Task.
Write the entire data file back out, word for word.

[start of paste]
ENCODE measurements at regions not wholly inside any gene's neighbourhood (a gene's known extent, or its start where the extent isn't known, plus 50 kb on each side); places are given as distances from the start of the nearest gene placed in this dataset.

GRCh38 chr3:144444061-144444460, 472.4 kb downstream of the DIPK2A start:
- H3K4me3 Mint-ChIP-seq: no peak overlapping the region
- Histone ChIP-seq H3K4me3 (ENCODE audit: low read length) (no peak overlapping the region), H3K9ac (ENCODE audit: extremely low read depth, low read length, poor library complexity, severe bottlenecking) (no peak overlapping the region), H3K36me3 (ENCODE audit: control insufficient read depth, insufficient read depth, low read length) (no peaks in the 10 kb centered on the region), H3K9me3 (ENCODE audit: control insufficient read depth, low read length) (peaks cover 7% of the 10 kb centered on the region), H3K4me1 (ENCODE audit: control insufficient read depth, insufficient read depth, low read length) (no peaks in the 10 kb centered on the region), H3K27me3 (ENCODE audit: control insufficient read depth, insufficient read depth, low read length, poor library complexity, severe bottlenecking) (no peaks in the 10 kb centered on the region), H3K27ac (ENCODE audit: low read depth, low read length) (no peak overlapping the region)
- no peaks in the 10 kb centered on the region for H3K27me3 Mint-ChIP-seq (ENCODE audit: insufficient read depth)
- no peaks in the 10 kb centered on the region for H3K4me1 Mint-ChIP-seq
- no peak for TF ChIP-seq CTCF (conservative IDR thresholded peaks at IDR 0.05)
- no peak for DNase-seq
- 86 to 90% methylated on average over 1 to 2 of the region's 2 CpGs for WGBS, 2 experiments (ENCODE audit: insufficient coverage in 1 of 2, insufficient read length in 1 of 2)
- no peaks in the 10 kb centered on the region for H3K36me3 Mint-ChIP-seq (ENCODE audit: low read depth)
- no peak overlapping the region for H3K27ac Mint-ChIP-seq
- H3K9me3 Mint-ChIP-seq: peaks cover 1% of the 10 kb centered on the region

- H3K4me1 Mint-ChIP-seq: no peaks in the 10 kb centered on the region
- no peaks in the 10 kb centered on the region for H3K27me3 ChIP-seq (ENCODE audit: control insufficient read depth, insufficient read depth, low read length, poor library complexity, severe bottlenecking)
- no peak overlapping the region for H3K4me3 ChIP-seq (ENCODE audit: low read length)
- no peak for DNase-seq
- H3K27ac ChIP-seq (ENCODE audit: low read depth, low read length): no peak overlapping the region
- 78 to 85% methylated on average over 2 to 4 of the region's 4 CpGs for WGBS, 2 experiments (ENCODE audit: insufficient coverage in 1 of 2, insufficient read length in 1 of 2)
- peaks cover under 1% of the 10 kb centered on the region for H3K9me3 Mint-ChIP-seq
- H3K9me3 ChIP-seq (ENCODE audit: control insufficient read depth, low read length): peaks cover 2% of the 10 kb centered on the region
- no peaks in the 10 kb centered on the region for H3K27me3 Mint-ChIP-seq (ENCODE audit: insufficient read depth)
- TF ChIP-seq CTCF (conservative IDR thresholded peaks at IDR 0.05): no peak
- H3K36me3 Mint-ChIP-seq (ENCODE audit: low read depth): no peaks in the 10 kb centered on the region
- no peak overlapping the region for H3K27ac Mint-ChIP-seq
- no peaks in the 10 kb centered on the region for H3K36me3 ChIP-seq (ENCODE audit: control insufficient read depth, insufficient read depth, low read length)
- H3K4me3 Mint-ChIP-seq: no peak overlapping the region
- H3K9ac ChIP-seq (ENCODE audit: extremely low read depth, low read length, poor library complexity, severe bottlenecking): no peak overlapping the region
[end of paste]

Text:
ENCODE measurements at regions not wholly inside any gene's neighbourhood (a gene's known extent, or its start where the extent isn't known, plus 50 kb on each side); places are given as distances from the start of the nearest gene placed in this dataset.

GRCh38 chr3:144444061-144444460, 472.4 kb downstream of the DIPK2A start:
- H3K4me3 Mint-ChIP-seq: no peak overlapping the region
- Histone ChIP-seq H3K4me3 (ENCODE audit: low read length) (no peak overlapping the region), H3K9ac (ENCODE audit: extremely low read depth, low read length, poor library complexity, severe bottlenecking) (no peak overlapping the region), H3K36me3 (ENCODE audit: control insufficient read depth, insufficient read depth, low read length) (no peaks in the 10 kb centered on the region), H3K9me3 (ENCODE audit: control insufficient read depth, low read length) (peaks cover 7% of the 10 kb centered on the region), H3K4me1 (ENCODE audit: control insufficient read depth, insufficient read depth, low read length) (no peaks in the 10 kb centered on the region), H3K27me3 (ENCODE audit: control insufficient read depth, insufficient read depth, low read length, poor library complexity, severe bottlenecking) (no peaks in the 10 kb centered on the region), H3K27ac (ENCODE audit: low read depth, low read length) (no peak overlapping the region)
- no peaks in the 10 kb centered on the region for H3K27me3 Mint-ChIP-seq (ENCODE audit: insufficient read depth)
- no peaks in the 10 kb centered on the region for H3K4me1 Mint-ChIP-seq
- no peak for TF ChIP-seq CTCF (conservative IDR thresholded peaks at IDR 0.05)
- no peak for DNase-seq
- 86 to 90% methylated on average over 1 to 2 of the region's 2 CpGs for WGBS, 2 experiments (ENCODE audit: insufficient coverage in 1 of 2, insufficient read length in 1 of 2)
- no peaks in the 10 kb centered on the region for H3K36me3 Mint-ChIP-seq (ENCODE audit: low read depth)
- no peak overlapping the region for H3K27ac Mint-ChIP-seq
- H3K9me3 Mint-ChIP-seq: peaks cover 1% of the 10 kb centered on the region

- H3K4me1 Mint-ChIP-seq: no peaks in the 10 kb centered on the region
- no peaks in the 10 kb centered on the region for H3K27me3 ChIP-seq (ENCODE audit: control insufficient read depth, insufficient read depth, low read length, poor library complexity, severe bottlenecking)
- no peak overlapping the region for H3K4me3 ChIP-seq (ENCODE audit: low read length)
- no peak for DNase-seq
- H3K27ac ChIP-seq (ENCODE audit: low read depth, low read length): no peak overlapping the region
- 78 to 85% methylated on average over 2 to 4 of the region's 4 CpGs for WGBS, 2 experiments (ENCODE audit: insufficient coverage in 1 of 2, insufficient read length in 1 of 2)
- peaks cover under 1% of the 10 kb centered on the region for H3K9me3 Mint-ChIP-seq
- H3K9me3 ChIP-seq (ENCODE audit: control insufficient read depth, low read length): peaks cover 2% of the 10 kb centered on the region
- no peaks in the 10 kb centered on the region for H3K27me3 Mint-ChIP-seq (ENCODE audit: insufficient read depth)
- TF ChIP-seq CTCF (conservative IDR thresholded peaks at IDR 0.05): no peak
- H3K36me3 Mint-ChIP-seq (ENCODE audit: low read depth): no peaks in the 10 kb centered on the region
- no peak overlapping the region for H3K27ac Mint-ChIP-seq
- no peaks in the 10 kb centered on the region for H3K36me3 ChIP-seq (ENCODE audit: control insufficient read depth, insufficient read depth, low read length)
- H3K4me3 Mint-ChIP-seq: no peak overlapping the region
- H3K9ac ChIP-seq (ENCODE audit: extremely low read depth, low read length, poor library complexity, severe bottlenecking): no peak overlapping the region